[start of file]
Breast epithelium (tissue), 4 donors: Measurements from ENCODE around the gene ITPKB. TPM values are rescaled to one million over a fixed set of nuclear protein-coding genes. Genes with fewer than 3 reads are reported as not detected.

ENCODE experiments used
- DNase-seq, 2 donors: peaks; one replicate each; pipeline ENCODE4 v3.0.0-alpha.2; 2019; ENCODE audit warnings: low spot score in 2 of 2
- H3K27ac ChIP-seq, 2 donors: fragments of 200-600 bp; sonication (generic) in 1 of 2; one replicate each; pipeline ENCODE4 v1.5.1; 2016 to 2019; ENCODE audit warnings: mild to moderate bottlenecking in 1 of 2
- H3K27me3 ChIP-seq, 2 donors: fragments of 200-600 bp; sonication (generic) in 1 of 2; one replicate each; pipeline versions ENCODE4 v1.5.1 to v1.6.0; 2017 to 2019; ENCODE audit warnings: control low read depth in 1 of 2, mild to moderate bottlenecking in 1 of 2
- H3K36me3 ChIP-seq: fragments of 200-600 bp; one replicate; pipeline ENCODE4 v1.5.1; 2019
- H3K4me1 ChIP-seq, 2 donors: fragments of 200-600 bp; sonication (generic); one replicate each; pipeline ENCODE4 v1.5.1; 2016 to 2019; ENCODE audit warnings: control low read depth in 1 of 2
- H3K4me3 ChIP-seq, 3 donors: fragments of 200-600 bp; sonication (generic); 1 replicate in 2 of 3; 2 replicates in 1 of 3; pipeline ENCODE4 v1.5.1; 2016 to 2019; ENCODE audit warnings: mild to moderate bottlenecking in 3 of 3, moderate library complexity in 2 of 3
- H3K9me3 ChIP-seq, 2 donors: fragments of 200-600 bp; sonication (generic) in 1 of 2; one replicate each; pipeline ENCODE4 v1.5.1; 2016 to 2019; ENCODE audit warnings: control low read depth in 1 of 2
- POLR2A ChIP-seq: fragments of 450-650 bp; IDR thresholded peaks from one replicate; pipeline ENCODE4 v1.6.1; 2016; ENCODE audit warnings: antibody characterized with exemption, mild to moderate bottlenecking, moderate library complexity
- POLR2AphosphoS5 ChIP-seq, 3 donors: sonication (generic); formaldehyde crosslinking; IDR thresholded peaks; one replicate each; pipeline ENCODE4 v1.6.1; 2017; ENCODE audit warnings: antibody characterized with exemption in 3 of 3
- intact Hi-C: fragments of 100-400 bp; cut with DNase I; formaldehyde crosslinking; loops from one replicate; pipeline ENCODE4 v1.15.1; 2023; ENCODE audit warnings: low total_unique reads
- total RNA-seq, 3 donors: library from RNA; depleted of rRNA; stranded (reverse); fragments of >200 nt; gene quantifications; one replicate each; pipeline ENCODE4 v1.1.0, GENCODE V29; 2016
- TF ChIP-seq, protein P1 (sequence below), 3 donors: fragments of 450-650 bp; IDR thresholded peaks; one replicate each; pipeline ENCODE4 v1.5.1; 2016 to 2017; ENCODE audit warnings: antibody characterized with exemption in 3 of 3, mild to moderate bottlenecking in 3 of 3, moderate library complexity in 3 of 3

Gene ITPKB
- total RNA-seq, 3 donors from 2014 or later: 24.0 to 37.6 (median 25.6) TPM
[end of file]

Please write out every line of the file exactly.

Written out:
Breast epithelium (tissue), 4 donors: Measurements from ENCODE around the gene ITPKB. TPM values are rescaled to one million over a fixed set of nuclear protein-coding genes. Genes with fewer than 3 reads are reported as not detected.

ENCODE experiments used
- DNase-seq, 2 donors: peaks; one replicate each; pipeline ENCODE4 v3.0.0-alpha.2; 2019; ENCODE audit warnings: low spot score in 2 of 2
- H3K27ac ChIP-seq, 2 donors: fragments of 200-600 bp; sonication (generic) in 1 of 2; one replicate each; pipeline ENCODE4 v1.5.1; 2016 to 2019; ENCODE audit warnings: mild to moderate bottlenecking in 1 of 2
- H3K27me3 ChIP-seq, 2 donors: fragments of 200-600 bp; sonication (generic) in 1 of 2; one replicate each; pipeline versions ENCODE4 v1.5.1 to v1.6.0; 2017 to 2019; ENCODE audit warnings: control low read depth in 1 of 2, mild to moderate bottlenecking in 1 of 2
- H3K36me3 ChIP-seq: fragments of 200-600 bp; one replicate; pipeline ENCODE4 v1.5.1; 2019
- H3K4me1 ChIP-seq, 2 donors: fragments of 200-600 bp; sonication (generic); one replicate each; pipeline ENCODE4 v1.5.1; 2016 to 2019; ENCODE audit warnings: control low read depth in 1 of 2
- H3K4me3 ChIP-seq, 3 donors: fragments of 200-600 bp; sonication (generic); 1 replicate in 2 of 3; 2 replicates in 1 of 3; pipeline ENCODE4 v1.5.1; 2016 to 2019; ENCODE audit warnings: mild to moderate bottlenecking in 3 of 3, moderate library complexity in 2 of 3
- H3K9me3 ChIP-seq, 2 donors: fragments of 200-600 bp; sonication (generic) in 1 of 2; one replicate each; pipeline ENCODE4 v1.5.1; 2016 to 2019; ENCODE audit warnings: control low read depth in 1 of 2
- POLR2A ChIP-seq: fragments of 450-650 bp; IDR thresholded peaks from one replicate; pipeline ENCODE4 v1.6.1; 2016; ENCODE audit warnings: antibody characterized with exemption, mild to moderate bottlenecking, moderate library complexity
- POLR2AphosphoS5 ChIP-seq, 3 donors: sonication (generic); formaldehyde crosslinking; IDR thresholded peaks; one replicate each; pipeline ENCODE4 v1.6.1; 2017; ENCODE audit warnings: antibody characterized with exemption in 3 of 3
- intact Hi-C: fragments of 100-400 bp; cut with DNase I; formaldehyde crosslinking; loops from one replicate; pipeline ENCODE4 v1.15.1; 2023; ENCODE audit warnings: low total_unique reads
- total RNA-seq, 3 donors: library from RNA; depleted of rRNA; stranded (reverse); fragments of >200 nt; gene quantifications; one replicate each; pipeline ENCODE4 v1.1.0, GENCODE V29; 2016
- TF ChIP-seq, protein P1 (sequence below), 3 donors: fragments of 450-650 bp; IDR thresholded peaks; one replicate each; pipeline ENCODE4 v1.5.1; 2016 to 2017; ENCODE audit warnings: antibody characterized with exemption in 3 of 3, mild to moderate bottlenecking in 3 of 3, moderate library complexity in 3 of 3

Gene ITPKB
- total RNA-seq, 3 donors from 2014 or later: 24.0 to 37.6 (median 25.6) TPM